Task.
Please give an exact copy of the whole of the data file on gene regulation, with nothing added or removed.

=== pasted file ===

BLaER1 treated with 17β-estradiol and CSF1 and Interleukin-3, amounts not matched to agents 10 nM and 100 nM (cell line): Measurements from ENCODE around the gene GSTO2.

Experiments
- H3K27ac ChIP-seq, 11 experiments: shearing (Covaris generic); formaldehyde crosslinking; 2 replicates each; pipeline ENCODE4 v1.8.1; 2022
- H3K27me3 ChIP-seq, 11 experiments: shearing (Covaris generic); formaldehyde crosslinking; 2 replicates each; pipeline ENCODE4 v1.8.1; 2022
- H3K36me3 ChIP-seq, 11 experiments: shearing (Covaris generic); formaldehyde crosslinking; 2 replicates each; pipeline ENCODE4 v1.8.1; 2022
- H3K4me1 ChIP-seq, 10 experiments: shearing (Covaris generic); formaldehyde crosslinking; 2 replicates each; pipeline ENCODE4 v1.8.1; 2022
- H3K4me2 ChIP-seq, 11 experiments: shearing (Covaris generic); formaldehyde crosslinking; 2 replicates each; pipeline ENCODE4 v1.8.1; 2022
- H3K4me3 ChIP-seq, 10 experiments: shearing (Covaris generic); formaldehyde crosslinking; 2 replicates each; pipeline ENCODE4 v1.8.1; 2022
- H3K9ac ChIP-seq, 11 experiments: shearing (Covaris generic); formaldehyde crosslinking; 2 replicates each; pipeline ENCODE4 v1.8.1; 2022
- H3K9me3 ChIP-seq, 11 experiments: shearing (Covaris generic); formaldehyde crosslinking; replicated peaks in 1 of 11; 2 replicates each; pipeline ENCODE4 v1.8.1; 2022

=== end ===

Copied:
BLaER1 treated with 17β-estradiol and CSF1 and Interleukin-3, amounts not matched to agents 10 nM and 100 nM (cell line): Measurements from ENCODE around the gene GSTO2.

Experiments
- H3K27ac ChIP-seq, 11 experiments: shearing (Covaris generic); formaldehyde crosslinking; 2 replicates each; pipeline ENCODE4 v1.8.1; 2022
- H3K27me3 ChIP-seq, 11 experiments: shearing (Covaris generic); formaldehyde crosslinking; 2 replicates each; pipeline ENCODE4 v1.8.1; 2022
- H3K36me3 ChIP-seq, 11 experiments: shearing (Covaris generic); formaldehyde crosslinking; 2 replicates each; pipeline ENCODE4 v1.8.1; 2022
- H3K4me1 ChIP-seq, 10 experiments: shearing (Covaris generic); formaldehyde crosslinking; 2 replicates each; pipeline ENCODE4 v1.8.1; 2022
- H3K4me2 ChIP-seq, 11 experiments: shearing (Covaris generic); formaldehyde crosslinking; 2 replicates each; pipeline ENCODE4 v1.8.1; 2022
- H3K4me3 ChIP-seq, 10 experiments: shearing (Covaris generic); formaldehyde crosslinking; 2 replicates each; pipeline ENCODE4 v1.8.1; 2022
- H3K9ac ChIP-seq, 11 experiments: shearing (Covaris generic); formaldehyde crosslinking; 2 replicates each; pipeline ENCODE4 v1.8.1; 2022
- H3K9me3 ChIP-seq, 11 experiments: shearing (Covaris generic); formaldehyde crosslinking; replicated peaks in 1 of 11; 2 replicates each; pipeline ENCODE4 v1.8.1; 2022